Pissarro was born in 1830 on the island of St. Thomas, then a Danish colony. His parents were Sephardic Jews, with a typical combination of a hyper-strong clan identity and a weak national one. He was sent to study in France at eleven, and fell in love with French culture; forced to return home six years later, he found himself desperate to get off the little island. The result was that he spent a couple of meandering years in Venezuela, not a promising place for the kind of artist he had decided he would become. Though he got back to Paris when he was twenty-five, he never felt, or was allowed to feel, fully at home there, or anywhere.

Derek Walcott once devoted a long narrative poem to Pissarro’s journey from the Caribbean to the Continent, superimposed on Walcott’s own later journey, and saw Pissarro’s mature painting presaged in the dusty, sporadically lush landscape of the island: “the turbulent paradise of bright rotundas / over aisles of cane, and censer-carried mists, / then, blazing from the ridges of Maracas— / the croton hues of the Impressionists.” Conceivably, Pissarro would have arrived at those croton hues without his Caribbean childhood, but as a metaphor the idea is sound: Pissarro’s island identity was essential to his always liminal life. He was at home only in the company of his clan—first his actual family, and then the family of the Impressionist circle. (Even his name was uncertain; trilingual, he signed his paintings in the Spanish style, as Pizarro, like the conquistador, until well into the eighteen-fifties.)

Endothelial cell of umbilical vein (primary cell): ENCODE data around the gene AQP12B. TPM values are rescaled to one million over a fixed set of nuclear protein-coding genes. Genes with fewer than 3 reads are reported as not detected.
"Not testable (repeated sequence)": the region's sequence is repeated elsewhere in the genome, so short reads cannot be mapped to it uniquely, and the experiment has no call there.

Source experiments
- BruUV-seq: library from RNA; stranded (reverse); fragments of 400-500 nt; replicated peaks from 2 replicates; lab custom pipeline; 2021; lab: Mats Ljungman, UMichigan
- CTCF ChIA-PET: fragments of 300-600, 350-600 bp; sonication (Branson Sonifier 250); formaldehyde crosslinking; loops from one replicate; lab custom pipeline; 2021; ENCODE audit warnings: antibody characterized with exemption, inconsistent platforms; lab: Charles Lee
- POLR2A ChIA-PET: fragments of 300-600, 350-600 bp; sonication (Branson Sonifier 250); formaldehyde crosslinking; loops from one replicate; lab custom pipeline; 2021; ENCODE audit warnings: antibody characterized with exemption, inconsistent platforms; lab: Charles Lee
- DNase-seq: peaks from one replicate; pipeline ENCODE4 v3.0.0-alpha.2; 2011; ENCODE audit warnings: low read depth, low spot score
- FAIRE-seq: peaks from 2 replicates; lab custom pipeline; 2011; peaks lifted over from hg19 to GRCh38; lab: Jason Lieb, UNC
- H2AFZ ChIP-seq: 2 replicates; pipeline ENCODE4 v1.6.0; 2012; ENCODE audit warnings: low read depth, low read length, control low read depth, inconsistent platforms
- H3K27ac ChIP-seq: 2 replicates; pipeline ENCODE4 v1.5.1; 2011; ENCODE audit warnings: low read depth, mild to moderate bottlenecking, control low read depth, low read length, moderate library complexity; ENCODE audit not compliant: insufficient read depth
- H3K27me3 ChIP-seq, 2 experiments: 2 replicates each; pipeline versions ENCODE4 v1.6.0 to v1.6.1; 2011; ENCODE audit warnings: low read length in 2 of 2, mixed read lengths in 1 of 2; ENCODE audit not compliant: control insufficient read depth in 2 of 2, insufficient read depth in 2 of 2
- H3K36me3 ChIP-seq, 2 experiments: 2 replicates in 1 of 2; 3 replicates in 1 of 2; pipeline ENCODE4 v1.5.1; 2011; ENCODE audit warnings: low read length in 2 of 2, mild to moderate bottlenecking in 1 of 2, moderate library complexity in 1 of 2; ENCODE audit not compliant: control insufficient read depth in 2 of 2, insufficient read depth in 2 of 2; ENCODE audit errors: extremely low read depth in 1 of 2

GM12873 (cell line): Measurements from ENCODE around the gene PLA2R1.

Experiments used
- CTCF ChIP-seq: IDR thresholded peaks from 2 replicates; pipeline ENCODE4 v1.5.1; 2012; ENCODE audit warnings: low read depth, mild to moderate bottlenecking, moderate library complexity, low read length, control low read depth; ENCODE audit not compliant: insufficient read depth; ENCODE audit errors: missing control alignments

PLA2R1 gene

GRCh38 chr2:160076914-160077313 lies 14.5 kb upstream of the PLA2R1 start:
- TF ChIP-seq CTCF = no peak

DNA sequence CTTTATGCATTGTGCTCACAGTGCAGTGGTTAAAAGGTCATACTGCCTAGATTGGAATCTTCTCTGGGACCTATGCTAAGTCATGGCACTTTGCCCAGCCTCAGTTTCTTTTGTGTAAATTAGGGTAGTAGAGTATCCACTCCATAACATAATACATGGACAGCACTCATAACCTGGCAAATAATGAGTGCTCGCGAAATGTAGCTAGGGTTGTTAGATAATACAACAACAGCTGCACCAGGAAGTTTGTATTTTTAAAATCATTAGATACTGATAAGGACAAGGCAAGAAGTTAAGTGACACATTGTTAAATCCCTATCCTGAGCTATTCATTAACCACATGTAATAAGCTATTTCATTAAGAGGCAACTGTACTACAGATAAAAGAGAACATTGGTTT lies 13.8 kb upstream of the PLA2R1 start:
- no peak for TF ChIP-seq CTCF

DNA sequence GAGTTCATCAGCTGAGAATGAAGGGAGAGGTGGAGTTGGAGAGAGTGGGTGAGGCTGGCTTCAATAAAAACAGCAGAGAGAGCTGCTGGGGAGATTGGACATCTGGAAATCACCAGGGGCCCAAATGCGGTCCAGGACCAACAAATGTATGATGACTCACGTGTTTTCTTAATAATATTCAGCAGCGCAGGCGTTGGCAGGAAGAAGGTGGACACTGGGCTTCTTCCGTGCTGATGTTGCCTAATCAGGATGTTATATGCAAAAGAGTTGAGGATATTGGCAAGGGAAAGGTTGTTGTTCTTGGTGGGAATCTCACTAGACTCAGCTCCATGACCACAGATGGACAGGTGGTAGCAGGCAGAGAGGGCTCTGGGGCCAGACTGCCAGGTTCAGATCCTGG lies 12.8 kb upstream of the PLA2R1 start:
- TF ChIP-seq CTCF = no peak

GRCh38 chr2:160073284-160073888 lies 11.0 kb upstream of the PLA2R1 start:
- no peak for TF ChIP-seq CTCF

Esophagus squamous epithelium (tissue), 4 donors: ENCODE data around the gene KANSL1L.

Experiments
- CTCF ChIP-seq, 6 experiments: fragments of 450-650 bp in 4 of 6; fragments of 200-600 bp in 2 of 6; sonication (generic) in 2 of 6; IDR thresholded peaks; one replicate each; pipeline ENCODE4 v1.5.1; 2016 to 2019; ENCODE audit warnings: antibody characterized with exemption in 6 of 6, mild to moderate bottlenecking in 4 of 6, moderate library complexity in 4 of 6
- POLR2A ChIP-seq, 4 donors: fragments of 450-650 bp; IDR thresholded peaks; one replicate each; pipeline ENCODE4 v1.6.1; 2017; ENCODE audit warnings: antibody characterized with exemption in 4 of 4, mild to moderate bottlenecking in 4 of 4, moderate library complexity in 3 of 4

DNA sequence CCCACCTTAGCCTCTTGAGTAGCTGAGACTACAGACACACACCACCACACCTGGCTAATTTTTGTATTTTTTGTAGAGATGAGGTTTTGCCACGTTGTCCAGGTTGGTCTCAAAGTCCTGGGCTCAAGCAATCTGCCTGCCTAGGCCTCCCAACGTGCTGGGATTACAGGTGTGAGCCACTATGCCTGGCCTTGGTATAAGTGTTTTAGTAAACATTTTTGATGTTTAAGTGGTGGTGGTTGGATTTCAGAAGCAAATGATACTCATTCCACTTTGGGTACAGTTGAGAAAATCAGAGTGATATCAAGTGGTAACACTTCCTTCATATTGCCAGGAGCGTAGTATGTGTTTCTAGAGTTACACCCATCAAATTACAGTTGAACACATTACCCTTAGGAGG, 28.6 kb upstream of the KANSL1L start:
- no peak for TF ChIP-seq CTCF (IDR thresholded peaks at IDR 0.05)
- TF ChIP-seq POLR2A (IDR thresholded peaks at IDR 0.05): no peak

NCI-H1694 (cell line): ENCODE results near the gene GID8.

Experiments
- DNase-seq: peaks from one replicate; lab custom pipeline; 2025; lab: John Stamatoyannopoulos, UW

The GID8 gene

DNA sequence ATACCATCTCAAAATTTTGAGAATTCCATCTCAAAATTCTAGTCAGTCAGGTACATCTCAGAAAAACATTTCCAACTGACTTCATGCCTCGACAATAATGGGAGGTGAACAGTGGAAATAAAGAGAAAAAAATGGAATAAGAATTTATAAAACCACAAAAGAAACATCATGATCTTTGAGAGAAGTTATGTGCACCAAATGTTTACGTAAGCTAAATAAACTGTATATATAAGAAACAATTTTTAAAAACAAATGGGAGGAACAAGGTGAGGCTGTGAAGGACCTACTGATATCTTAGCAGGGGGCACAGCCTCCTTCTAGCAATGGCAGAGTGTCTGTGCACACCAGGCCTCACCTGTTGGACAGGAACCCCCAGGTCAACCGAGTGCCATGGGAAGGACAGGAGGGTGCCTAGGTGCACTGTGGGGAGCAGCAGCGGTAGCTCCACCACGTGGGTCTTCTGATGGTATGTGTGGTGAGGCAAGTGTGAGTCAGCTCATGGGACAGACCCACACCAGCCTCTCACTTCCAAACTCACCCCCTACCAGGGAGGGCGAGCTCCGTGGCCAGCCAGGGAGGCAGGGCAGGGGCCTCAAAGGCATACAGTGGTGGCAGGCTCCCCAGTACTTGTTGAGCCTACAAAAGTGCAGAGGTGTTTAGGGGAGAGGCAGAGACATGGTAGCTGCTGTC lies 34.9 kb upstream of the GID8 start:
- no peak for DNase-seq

Pissarro’s Jewishness, which previous writers often treated as a minor matter, is revealed in Muhlstein’s biography to be genuinely encompassing. The Pissarro family, in the manner of Sephardic merchants, were cosmopolitan, equally happy to settle in London or in Paris, in the West Indies or in South America; they were also, in the grudging way of clans, mutually dependent and mutually resentful. Pissarro’s mother was, true to the Jewish-mother stereotype, long-suffering and ever-complaining. She so disapproved of his marriage to her former maid, Julie Vellay, that for years she refused to speak her name. At the onset of the Franco-Prussian War, she wrote, “I beg you, my dear son, don’t do anything rash—remember that I have enough sadness. . . . It’s sad for me at my age to have only two sons and both of them far away, leaving me with no protector. Don’t ever think we are happy and cheerful here.”

“Would you like to see a dessert menu or do you not need a little treat after each meal?”

Cartoon by Sarah Kempa

If Pissarro’s Jewishness could allow some in his new country to dismiss him as furtively alien, it had other consequences, too. Persecuted minorities sometimes get compensated for their persecution by a well-intentioned typecasting: having been made to seem worse than they are, they are then made to seem better than anyone can be. Just being human is never enough. And so along with the European image of the shape-shifting and deceptive Jew came the companion image of the Jew as farseeing and noble sage. When Charles Dickens crafted the Jewish criminal Fagin, he was largely unaware of his bigotry—people like Fagin were the ones he knew to lead pickpocket gangs—and then he made up for it by unduly ennobling Mr. Riah, in “Our Mutual Friend,” as a reborn Biblical patriarch. Pissarro was subject to the same play. A suspect Jew in the French countryside, with prematurely white hair and a long beard, he became “Father Abraham” to his Paris friends while still a young man; his Jewishness endowed him early with a wisdom he did not yet quite possess.